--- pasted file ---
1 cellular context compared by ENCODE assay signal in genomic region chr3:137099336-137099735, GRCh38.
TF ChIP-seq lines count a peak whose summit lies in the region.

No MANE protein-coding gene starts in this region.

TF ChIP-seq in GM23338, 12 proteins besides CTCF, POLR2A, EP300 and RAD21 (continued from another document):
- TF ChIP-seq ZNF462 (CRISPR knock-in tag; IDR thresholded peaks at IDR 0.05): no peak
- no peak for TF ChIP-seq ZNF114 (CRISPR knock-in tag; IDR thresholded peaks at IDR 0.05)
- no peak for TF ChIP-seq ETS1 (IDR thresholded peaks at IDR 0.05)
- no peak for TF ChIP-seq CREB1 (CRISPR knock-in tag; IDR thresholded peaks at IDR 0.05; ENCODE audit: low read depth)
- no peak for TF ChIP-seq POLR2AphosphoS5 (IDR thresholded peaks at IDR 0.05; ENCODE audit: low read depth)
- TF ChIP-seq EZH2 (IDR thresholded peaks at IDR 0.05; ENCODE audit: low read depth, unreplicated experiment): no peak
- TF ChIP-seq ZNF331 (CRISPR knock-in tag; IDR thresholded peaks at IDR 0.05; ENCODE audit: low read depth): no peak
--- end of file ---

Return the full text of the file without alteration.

1 cellular context compared by ENCODE assay signal in genomic region chr3:137099336-137099735, GRCh38.
TF ChIP-seq lines count a peak whose summit lies in the region.

No MANE protein-coding gene starts in this region.

TF ChIP-seq in GM23338, 12 proteins besides CTCF, POLR2A, EP300 and RAD21 (continued from another document):
- TF ChIP-seq ZNF462 (CRISPR knock-in tag; IDR thresholded peaks at IDR 0.05): no peak
- no peak for TF ChIP-seq ZNF114 (CRISPR knock-in tag; IDR thresholded peaks at IDR 0.05)
- no peak for TF ChIP-seq ETS1 (IDR thresholded peaks at IDR 0.05)
- no peak for TF ChIP-seq CREB1 (CRISPR knock-in tag; IDR thresholded peaks at IDR 0.05; ENCODE audit: low read depth)
- no peak for TF ChIP-seq POLR2AphosphoS5 (IDR thresholded peaks at IDR 0.05; ENCODE audit: low read depth)
- TF ChIP-seq EZH2 (IDR thresholded peaks at IDR 0.05; ENCODE audit: low read depth, unreplicated experiment): no peak
- TF ChIP-seq ZNF331 (CRISPR knock-in tag; IDR thresholded peaks at IDR 0.05; ENCODE audit: low read depth): no peak